Albums of 2016 (#6): Nick Cave – Skeleton Tree
Death is a familiar character in Nick Cave’s songbook, but Skeleton Tree, his 16th studio album with The Bad Seeds, carries a particularly tragic spectre
In July 2015, Nick Cave’s 15-year-old son Arthur died when he accidentally fell from a cliff in the family's home town of Brighton. The group had reportedly commenced writing and recording prior to the incident, but the album was completed in its wake.
There's a strong thematic and stylistic continuation between Skeleton Tree and 2013's atmospheric Push the Sky Away. But where the latter had the gentle Jubilee Street for melodic respite, or the rumbling, wry Higgs Boson Blues to soften the album's sparser moments, there's little humour to be found on Skeleton Tree. Gone are the ruminations on science, religion, Robert Johnson and Hannah Montana. It's an intensely personal record – the sound of one man standing face to face with his greatest fears.
With its eerie whistle, Jesus Alone opens the album with the line 'You fell from the sky / Crash landed in a field' – that stomach-jolting sensation becomes Skeleton Tree's close companion. A slow creep of electronic wobbles and funereal harmonies, the first track instills a pervading unease that cloaks the record from start to finish.
As with much of Push the Sky Away, Rings of Saturn sees The Bad Seeds taking another measured step away from their rock roots, embracing a textured blanket of synth blips and drum loops. There's none of Cave's trademark fire and brimstone to be found though – instead, it's a spoken word stream of consciousness that reflects a state of bewilderment and confusion: 'Upside down and inside out and on all eights / You're like a funnel-web / Like a black fly on the ceiling.'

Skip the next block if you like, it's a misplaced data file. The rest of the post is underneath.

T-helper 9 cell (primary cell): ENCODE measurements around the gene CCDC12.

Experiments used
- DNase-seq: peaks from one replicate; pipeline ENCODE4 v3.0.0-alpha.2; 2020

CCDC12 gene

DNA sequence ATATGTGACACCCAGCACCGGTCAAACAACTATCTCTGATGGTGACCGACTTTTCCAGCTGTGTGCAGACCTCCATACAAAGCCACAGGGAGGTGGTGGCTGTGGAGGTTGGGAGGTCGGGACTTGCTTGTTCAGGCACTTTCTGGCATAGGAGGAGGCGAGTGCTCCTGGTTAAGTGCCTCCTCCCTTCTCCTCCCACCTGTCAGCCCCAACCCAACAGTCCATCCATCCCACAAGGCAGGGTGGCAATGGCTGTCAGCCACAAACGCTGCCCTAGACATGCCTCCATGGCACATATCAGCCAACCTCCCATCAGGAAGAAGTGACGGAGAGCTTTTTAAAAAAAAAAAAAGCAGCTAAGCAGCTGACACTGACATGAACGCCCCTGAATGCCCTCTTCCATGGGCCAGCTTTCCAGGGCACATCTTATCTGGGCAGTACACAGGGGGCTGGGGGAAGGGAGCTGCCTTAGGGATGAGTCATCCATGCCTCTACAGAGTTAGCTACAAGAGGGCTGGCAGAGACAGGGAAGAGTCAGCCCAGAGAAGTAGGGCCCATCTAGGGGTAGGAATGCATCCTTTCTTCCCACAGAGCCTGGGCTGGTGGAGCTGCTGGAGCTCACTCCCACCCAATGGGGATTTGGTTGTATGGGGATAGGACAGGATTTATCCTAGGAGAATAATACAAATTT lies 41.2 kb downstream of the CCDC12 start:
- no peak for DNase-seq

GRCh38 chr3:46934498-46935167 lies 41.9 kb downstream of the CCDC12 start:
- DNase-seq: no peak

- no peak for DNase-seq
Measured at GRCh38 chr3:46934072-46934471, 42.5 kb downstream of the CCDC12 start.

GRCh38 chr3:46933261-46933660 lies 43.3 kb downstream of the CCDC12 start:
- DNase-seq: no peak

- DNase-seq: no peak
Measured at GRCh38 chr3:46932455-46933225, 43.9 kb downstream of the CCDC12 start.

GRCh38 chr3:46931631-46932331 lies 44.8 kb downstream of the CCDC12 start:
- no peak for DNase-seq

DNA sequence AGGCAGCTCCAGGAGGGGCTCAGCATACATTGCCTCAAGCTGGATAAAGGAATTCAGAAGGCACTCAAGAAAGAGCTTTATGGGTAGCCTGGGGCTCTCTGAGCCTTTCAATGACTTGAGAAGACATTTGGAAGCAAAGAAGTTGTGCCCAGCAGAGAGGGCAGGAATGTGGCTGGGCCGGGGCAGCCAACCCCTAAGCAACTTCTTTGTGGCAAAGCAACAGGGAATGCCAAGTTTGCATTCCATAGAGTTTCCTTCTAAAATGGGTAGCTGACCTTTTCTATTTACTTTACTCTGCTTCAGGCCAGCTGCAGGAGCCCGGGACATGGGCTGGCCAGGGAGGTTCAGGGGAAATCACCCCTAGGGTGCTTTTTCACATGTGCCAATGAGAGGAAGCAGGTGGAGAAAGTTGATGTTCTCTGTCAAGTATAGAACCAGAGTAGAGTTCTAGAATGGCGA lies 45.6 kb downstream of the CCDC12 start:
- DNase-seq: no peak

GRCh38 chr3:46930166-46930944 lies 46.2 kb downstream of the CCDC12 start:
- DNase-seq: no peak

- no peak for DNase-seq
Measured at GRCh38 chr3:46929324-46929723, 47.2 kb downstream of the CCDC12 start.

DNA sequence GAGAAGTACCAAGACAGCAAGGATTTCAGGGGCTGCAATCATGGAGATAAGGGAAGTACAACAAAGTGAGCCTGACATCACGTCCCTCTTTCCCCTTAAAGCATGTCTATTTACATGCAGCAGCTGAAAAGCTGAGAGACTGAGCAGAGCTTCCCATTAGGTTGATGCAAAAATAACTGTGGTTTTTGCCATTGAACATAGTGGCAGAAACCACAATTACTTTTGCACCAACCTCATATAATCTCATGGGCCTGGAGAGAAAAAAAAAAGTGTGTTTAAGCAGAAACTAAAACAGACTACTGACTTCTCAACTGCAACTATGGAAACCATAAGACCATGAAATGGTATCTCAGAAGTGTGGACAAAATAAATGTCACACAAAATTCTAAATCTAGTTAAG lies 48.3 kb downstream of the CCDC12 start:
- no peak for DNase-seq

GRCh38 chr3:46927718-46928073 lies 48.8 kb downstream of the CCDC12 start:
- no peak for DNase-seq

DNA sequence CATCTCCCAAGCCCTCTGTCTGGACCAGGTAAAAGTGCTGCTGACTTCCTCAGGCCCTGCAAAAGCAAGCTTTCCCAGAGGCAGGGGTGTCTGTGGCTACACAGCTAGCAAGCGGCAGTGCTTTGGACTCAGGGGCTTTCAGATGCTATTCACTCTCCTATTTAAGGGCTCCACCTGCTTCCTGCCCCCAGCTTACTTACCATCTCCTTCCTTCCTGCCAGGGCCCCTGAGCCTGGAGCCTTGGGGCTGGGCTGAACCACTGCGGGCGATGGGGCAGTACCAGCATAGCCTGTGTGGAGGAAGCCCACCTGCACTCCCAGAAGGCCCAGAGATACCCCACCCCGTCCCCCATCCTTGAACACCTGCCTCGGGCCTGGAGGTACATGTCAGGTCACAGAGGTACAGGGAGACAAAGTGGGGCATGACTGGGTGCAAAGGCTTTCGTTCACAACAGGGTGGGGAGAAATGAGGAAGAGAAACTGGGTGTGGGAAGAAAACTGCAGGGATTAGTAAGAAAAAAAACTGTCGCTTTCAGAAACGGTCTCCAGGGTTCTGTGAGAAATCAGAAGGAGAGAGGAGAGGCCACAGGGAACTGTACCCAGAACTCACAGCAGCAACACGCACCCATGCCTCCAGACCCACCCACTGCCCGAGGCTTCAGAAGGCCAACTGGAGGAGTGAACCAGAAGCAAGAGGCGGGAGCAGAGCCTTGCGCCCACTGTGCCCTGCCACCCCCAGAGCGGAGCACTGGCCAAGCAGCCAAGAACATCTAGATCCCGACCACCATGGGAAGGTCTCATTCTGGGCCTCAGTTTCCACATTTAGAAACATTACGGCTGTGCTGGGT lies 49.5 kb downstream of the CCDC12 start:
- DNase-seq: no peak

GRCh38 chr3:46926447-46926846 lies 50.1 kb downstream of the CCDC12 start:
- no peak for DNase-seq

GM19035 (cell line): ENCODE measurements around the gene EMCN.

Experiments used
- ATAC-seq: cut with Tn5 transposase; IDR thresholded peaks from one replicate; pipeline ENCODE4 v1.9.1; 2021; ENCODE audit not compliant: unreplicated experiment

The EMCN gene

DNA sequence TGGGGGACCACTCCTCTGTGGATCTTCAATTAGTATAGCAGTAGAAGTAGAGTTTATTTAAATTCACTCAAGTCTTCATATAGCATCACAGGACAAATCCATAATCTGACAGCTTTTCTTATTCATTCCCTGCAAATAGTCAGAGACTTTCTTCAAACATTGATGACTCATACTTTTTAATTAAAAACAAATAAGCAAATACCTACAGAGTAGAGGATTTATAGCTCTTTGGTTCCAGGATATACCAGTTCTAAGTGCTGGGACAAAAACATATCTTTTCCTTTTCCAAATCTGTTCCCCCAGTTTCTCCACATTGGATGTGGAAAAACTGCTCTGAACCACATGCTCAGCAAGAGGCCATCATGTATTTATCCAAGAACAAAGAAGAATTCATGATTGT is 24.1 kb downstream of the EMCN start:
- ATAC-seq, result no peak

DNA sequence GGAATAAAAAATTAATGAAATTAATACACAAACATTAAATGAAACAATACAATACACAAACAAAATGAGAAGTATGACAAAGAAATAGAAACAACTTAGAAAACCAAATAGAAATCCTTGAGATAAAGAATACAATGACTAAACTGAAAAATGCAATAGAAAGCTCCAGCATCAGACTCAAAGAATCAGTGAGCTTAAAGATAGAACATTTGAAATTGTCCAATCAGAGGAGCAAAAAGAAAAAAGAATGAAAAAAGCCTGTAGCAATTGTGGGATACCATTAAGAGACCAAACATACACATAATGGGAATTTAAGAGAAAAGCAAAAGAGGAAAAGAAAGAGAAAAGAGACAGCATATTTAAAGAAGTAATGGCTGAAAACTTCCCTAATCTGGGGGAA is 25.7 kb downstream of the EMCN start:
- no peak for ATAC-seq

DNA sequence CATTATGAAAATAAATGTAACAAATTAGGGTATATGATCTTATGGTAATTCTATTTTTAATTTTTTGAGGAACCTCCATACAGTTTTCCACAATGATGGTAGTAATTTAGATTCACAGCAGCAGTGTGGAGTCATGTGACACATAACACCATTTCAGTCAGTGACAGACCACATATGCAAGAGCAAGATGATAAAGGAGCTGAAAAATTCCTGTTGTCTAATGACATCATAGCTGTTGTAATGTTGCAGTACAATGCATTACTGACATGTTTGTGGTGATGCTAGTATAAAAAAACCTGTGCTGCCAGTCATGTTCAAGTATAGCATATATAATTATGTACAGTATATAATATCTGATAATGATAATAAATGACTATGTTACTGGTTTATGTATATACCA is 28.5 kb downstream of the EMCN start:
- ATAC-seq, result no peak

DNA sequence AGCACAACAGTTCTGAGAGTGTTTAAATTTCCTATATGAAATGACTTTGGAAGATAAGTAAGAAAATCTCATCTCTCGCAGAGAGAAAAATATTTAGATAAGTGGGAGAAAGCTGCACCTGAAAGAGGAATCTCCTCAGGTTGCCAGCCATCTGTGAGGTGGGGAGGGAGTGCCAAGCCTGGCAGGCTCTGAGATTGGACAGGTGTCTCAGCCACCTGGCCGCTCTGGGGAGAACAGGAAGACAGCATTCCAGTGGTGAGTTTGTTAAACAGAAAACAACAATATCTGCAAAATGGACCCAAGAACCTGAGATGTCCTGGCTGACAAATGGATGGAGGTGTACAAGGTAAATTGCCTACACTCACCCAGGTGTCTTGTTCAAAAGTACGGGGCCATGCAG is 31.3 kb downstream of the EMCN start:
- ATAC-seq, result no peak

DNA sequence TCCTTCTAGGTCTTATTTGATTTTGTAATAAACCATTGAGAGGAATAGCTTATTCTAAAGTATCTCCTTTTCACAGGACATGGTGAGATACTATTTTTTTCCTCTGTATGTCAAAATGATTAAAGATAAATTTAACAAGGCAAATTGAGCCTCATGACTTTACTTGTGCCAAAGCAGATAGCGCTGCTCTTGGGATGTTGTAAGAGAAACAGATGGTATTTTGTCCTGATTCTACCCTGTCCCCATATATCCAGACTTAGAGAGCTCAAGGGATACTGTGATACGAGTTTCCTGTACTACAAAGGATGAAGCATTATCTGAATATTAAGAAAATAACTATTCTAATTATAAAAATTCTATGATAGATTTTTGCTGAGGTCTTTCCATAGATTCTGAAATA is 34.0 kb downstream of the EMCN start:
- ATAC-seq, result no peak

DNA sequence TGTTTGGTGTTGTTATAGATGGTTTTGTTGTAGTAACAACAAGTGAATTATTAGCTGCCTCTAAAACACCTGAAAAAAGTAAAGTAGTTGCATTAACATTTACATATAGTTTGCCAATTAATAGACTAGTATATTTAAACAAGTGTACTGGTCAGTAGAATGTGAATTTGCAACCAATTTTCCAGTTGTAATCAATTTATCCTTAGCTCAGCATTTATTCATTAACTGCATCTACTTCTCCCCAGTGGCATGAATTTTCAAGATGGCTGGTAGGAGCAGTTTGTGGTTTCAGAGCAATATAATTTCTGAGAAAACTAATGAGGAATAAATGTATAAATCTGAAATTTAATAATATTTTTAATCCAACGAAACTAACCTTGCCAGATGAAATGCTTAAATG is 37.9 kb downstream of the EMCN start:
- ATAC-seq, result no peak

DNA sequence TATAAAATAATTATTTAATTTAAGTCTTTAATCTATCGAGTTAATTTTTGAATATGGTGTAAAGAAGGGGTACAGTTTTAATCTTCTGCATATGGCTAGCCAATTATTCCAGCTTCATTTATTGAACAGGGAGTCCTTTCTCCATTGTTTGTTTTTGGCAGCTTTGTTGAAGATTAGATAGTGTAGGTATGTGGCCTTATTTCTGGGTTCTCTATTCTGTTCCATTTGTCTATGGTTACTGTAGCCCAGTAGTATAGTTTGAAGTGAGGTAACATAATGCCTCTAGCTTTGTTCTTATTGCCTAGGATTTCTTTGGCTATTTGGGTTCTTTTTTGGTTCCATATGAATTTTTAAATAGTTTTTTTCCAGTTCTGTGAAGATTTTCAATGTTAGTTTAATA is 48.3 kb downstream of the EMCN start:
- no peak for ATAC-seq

One of the most heartbreaking moments of the album is Girl in Amber, a sorrowful exhalation from a mind frozen by grief. 'Some go and some stay behind / Some never move at all,' Cave near-whispers over hesitant keys, with the same emotional crossover appeal that anchors Into My Arms, his classic 1997 paean to broken faith. On the trembling I Need You, he sounds at the verge of breaking point as he repeats, 'Nothing really matters, nothing really matters when the one you love is gone.' Though I Need You – and many of Skeleton Tree's songs – speak, in Cave's trademark style, to ambigous unnamed characters, there's an emotional gravitas that cuts to the core of every single track here.
By the time you reach the heartbreaking penultimate track Distant Sky, illuminated by heavenly vocals by Danish vocalist Else Torp, with its lament that 'they told us our gods would outlive us / They told us our dreams would outlive us / They told us our gods would outlive us / But they lied,' it’s a wonder we’re still dry-eyed.
In One More Time With Feeling, the companion film to the album, Cave discourages viewers from drawing distinct parallels between his son's death and the content of the album. However closely you choose to link the former to the latter, Skeleton Tree remains a harrowing, visceral journey through grief, sorrow and loss. Perhaps in inviting director Andrew Dominik to document the album’s completion, Cave was attempting a kind of catharsis, by responding in the best way he knows how – by making art of life.